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Animal welfare

Respect for animal welfare is fundamental to how we operate and our mission to bring the bush back to good health.

We are committed to:

  • continuously expanding our knowledge of reserve conditions,
  • monitoring the welfare of animals and
  • assessing the impact of our actions.

It’s hard to know what animals are feeling so those working with animals assume they feel and experience pain much the way we do.

Our animal welfare policy and procedures look at the impacts of inaction as well as direct intervention and apply to all staff, contractors, volunteers and partners.

Long and short-term animal welfare, population health and ecosystem health are all considered before significant work such as fire management, erosion control, restoring waterways, weed spraying or pest control is undertaken.

A juvenile Thorny Devil at Eurardy Reserve. Photo Ben Parkhurst.
A juvenile Thorny Devil at Eurardy Reserve. Photo Ben Parkhurst.

Surveys and research

All science projects in which we’re involved comply with The Australian Code of Practice for the Care and Use of Animals for Scientific Purposes, developed by The National Health and Medical Research Council. They're also approved by all relevant state and federal legislative bodies including for ethics permits and licenses.

The welfare of all animals in a survey area is considered for even non-invasive and minimal disturbance surveys, such as remote monitoring through drones.

Animals (including non-target animals) are treated humanely and activities only undertaken when the scientific or conservation outcome has been considered against effects on animal welfare.

Measuring a Dusky Hopping Mouse recorded at Boolcoomatta, SA. Photo Annette Ruzicka.
Measuring a Dusky Hopping Mouse recorded at Boolcoomatta, SA. Photo Annette Ruzicka.

Staff and contractors anticipate and take all reasonable steps to avoid or minimise pain and distress to animals, including:

  • choosing the most humane and effective survey methods
  • ensuring personnel are competent to avoid or minimise distress and injury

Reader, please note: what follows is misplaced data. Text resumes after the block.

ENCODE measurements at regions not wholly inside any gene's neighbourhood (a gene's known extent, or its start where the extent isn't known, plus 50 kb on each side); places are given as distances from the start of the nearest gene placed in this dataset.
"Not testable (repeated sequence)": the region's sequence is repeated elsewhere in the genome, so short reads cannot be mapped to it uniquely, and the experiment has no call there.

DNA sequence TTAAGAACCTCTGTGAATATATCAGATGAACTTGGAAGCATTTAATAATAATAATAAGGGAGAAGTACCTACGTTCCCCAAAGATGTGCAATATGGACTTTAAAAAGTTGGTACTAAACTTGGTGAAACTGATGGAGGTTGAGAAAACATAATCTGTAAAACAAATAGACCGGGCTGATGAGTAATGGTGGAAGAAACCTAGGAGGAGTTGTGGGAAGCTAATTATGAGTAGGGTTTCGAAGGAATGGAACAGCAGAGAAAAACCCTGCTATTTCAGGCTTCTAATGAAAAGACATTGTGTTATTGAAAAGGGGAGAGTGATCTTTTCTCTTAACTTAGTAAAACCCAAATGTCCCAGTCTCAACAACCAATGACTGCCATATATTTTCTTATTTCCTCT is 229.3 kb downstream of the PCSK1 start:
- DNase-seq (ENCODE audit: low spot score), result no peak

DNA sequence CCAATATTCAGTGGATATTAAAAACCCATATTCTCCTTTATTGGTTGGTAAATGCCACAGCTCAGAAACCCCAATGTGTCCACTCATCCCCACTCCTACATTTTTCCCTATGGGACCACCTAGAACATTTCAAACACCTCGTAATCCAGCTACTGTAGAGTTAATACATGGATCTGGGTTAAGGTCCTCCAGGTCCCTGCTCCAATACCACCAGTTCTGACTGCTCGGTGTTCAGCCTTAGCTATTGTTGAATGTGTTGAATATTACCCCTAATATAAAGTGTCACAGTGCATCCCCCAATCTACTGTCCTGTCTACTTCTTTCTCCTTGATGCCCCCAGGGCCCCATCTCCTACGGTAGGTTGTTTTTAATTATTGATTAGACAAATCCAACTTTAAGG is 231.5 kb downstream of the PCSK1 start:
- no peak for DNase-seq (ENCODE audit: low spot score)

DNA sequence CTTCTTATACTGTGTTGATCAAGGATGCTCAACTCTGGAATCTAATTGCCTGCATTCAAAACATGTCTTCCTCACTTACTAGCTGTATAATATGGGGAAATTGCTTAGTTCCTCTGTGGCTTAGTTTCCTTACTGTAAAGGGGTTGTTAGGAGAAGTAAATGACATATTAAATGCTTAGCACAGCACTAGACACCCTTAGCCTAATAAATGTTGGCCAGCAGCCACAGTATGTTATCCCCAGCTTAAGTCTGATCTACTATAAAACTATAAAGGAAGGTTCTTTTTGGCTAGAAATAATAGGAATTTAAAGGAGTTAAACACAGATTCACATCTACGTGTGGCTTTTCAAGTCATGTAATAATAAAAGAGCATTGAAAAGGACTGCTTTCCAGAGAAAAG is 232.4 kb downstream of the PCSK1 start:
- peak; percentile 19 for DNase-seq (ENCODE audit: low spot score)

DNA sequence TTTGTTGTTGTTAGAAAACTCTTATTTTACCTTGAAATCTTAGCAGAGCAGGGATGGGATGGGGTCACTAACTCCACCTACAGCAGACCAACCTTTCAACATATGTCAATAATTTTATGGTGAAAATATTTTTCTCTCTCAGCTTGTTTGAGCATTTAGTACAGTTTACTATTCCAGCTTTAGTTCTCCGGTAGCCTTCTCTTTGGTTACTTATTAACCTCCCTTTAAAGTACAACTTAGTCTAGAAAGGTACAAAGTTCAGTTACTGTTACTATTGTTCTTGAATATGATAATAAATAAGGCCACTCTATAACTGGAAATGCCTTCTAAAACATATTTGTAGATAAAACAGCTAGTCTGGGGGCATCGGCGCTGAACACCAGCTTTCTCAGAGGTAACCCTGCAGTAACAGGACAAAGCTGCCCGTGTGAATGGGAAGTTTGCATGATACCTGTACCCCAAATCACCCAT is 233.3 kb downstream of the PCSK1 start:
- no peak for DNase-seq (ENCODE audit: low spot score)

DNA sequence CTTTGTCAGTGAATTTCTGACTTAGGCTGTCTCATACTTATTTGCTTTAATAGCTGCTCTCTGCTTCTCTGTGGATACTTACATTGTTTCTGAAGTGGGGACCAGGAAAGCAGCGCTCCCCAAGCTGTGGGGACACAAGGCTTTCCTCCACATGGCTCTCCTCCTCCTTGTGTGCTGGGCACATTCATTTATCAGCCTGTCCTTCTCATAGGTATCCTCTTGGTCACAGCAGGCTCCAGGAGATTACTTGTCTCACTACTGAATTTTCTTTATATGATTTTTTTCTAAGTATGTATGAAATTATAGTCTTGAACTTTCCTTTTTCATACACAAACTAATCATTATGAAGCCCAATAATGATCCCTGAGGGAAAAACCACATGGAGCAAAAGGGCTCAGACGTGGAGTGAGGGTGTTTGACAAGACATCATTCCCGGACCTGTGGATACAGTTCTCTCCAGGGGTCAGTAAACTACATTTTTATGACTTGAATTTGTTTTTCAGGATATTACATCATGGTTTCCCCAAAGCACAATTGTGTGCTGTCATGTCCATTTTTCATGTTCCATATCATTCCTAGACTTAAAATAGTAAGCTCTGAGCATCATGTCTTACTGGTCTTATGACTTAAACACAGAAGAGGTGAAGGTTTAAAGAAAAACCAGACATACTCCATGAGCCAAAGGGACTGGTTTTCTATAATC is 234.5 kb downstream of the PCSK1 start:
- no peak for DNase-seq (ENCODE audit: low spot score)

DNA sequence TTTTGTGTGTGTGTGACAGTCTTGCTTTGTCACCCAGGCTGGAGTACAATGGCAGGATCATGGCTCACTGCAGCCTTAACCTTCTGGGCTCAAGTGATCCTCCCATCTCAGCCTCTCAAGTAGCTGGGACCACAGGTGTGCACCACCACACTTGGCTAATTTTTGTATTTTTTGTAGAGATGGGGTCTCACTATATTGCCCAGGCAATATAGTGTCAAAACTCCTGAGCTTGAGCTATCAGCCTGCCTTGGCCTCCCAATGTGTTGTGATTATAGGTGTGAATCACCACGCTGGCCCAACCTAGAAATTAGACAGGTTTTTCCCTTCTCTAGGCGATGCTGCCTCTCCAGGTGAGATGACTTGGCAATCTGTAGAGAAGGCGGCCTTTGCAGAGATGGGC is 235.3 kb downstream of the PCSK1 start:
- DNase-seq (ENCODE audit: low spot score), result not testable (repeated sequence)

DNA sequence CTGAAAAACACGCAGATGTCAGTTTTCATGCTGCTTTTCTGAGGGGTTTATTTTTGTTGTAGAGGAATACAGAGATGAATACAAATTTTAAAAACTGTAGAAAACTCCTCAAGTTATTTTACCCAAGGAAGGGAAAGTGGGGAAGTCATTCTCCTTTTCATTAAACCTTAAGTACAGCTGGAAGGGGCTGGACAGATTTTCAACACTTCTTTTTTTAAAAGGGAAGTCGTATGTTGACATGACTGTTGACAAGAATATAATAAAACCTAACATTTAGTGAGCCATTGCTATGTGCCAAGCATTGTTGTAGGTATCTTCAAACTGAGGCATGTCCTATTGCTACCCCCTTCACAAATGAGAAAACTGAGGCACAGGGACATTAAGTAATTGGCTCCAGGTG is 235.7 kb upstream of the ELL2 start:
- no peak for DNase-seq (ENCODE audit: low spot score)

• ensuring animals are monitored for evidence of pain or distress and equipment and trained staff are available to address any issues
  • limiting interactions with animals to the shortest practical time
  • preparing for and employing appropriate methods of euthanasia if needed; and
  • ensuring projects comply with all relevant laws and have all necessary permits.

Where researchers other than Bush Heritage staff or contractors want to undertake research involving animals, formal permission must be granted, and reports provided at key milestones.

Suffering animals

If an animal is seriously injured and suffering and there’s no alternative than for it to be euthanised, this is done quickly by the most appropriate means available. If there’s a chance to obtain expert assistance, the animal will be made as comfortable as possible until assistance can be obtained.

Population control

Introduced (non-native) species (such as cats, foxes, cane toads, goats, camels, wild pigs, etc.) often throw native ecosystems out of balance by out-competing natives for food or habitat, preying on natives that haven’t developed defenses, degrading the landscape and soil or carrying exotic diseases.

Where introduced animals are known to negatively impact the health of a reserve, and/or the welfare of native species, Bush Heritage may seek to humanely control/reduce their numbers.

Wild pigs at Fan Palm Reserve in the Queensland wet tropics. Photo Wayne Lawler/EcoPix.
Wild pigs at Fan Palm Reserve in the Queensland wet tropics. Photo Wayne Lawler/EcoPix.

At times, disrupted ecological processes can result in unsustainable increases in the population of some native animals (such as macropods). This can cause significant environmental degradation, mass mortality events for the species through starvation or disease and impact on the viability and welfare of other native species (through habitat destruction). Where numbers are demonstrably not sustainable, Bush Heritage may seek to manage populations to sustainable population densities.

Population controls are selected to achieve:

  • minimal panic, pain or distress,
  • reliable outcomes, whether for single animals or large numbers of animals,
  • minimal environmental impact.

Where contractors are used they have appropriate skills, permits and qualifications.

Welfare of domestic stock

If domestic animals are used as a conservation management tool (e.g. cattle to control invasive exotic grasses) they are treated humanely. Where they are not the property of Bush Heritage, the owners must commit to Bush Heritage’s animal welfare principles.

Reporting concerns

If you have any concerns about animal welfare practices on any of our reserves or partnerships, please contact [email protected]. Please include your name and preferred contact, association with Bush Heritage or the activity being undertaken, and a brief description of your concerns.

All concerns will be recorded, reviewed and followed up by the Executive Manager, Science & Conservation or their delegate. 


Legislative background

National Health and Medical Research Council
Australian Code for the Care and Use of Animals for Scientific Purpose.

Animal Ethics InfoLink

Department of Agriculture and Water Resources
Details on the animal welfare management of domestic stock and farm animals  

RSPCA Australia Knowledge Base

State and Territory legislation: Australian Capital Territory | New South Wales | Queensland | Northern Territory | South Australia | Victoria | Western Australia